The World Bank Group in Nigeria says for Nigeria to meet the Water, Sanitation and Hygiene (WASH) targets of the Sustainable Development Goals by 2030, it must invest three times more than it currently does.
In a WASH Diagnostic Report launched at the ongoing National Retreat on Revitalising Urban Water Supply and Sanitation in Abuja, it showed that only 29 per cent of Nigerians have access to improved sanitation.
The report highlighted that public expenditure in water and sanitation is limited and the country needs to invest more, with only 31 per cent having access to improved water.
“There are no recent estimates for expenditure in the sector, but the sector used to spend close to $1 billion per year, that is 0.4 per cent of GDP between 2006 and 2010.
“Access to pipe water on the premises in urban areas has declined from 32 per cent in 1990 to 7 per cent in 2015, in the case of sanitation, only 29 per cent of Nigerians have access to improved sanitation.”
World Bank Lead Economist, Mr Luis Andres, said improving the sector would have significant implications on poverty reduction and human development outcomes, saying the system was constrained by inefficient service delivery and failing facilities.
He said institutional assessment shows severe constrains such as weak accountability relationship between the water providers, citizens and the state, saying urban and rural water services are impacted by poor quality of services.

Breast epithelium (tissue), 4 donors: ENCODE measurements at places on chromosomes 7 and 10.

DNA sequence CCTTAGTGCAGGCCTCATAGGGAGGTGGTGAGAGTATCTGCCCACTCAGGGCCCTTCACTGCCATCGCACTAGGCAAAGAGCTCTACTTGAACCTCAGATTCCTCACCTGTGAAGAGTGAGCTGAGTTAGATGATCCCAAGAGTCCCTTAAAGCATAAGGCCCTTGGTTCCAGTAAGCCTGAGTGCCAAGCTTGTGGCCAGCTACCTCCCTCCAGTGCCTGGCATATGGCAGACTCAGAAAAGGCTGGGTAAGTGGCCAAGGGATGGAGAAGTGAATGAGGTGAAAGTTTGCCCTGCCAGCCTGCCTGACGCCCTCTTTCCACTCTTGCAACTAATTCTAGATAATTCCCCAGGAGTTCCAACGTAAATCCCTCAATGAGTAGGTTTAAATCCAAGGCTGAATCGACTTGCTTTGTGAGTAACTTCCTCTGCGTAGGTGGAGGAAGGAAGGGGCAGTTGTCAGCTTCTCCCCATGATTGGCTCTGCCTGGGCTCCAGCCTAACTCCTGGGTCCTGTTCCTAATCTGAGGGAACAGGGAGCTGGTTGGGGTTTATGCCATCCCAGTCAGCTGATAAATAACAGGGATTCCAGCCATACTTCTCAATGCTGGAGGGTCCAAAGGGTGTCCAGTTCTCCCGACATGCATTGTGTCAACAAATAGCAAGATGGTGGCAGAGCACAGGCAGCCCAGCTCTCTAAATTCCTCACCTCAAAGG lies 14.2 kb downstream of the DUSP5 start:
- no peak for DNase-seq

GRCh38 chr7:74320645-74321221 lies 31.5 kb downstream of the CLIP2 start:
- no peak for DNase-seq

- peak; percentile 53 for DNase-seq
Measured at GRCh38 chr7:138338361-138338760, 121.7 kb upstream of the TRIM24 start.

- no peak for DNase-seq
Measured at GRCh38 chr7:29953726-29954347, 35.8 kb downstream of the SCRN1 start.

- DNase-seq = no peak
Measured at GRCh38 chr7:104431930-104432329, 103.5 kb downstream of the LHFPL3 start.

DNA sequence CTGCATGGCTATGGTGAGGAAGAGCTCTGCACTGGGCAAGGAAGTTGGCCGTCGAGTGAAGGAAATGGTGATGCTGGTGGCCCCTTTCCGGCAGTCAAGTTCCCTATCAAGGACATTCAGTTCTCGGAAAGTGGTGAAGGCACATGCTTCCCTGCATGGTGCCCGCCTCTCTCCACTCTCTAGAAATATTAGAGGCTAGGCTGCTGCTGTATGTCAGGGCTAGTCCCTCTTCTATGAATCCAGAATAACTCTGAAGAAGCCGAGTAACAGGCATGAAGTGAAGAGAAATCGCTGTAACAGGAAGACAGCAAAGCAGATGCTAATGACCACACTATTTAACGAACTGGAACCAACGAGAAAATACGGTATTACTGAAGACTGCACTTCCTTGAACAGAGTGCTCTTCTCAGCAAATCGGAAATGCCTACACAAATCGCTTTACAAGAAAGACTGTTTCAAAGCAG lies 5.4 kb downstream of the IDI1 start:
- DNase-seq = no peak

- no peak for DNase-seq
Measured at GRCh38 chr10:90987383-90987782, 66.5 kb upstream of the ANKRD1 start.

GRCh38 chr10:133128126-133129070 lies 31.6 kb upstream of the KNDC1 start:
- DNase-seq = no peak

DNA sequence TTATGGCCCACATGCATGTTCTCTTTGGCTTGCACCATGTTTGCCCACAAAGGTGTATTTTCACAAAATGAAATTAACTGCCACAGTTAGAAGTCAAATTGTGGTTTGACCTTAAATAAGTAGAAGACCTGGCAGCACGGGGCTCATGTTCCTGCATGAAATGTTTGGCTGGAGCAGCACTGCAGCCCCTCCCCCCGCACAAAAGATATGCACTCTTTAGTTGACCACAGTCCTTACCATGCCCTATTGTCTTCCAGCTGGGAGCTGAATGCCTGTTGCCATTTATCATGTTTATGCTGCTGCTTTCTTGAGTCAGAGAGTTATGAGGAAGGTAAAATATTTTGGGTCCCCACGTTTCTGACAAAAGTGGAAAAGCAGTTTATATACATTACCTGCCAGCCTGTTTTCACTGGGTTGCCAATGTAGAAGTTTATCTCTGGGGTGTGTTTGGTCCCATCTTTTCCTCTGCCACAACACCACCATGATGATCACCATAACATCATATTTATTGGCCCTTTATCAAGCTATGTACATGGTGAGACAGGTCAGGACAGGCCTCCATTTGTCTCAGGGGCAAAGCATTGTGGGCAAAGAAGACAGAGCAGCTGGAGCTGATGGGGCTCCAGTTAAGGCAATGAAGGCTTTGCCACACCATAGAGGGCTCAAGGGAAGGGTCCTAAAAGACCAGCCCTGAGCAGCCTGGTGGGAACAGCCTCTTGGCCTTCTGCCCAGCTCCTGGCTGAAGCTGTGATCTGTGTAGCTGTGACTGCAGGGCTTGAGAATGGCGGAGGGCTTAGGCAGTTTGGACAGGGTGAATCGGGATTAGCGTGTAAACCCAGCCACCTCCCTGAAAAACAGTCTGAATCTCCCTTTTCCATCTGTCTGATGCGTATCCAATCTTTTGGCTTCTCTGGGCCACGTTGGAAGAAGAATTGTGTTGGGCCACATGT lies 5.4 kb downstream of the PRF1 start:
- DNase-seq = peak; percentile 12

He said the water sector requires greater, more efficient financing and investment, including an upgraded tariff and subsidy structures for a more accountable budget processes.
He urged Government to invest in closing implementation gaps by supporting serving delivery and integration of private sector into the water and sanitation sector.
The News Agency of Nigeria recalls that the Vice President, Prof. Yemi Osinbajo, had said that with increasing rate of urbanisation, recent indices for water supply and sanitation access calls for all tiers of government to redouble their efforts towards meeting the nation’s water and sanitation demands.
He said the demand and supply gap for water in the urban areas should be discontinued, while calling for projects and policies that would be in line with the Economic and Recovery Growth Plan of the Federal Government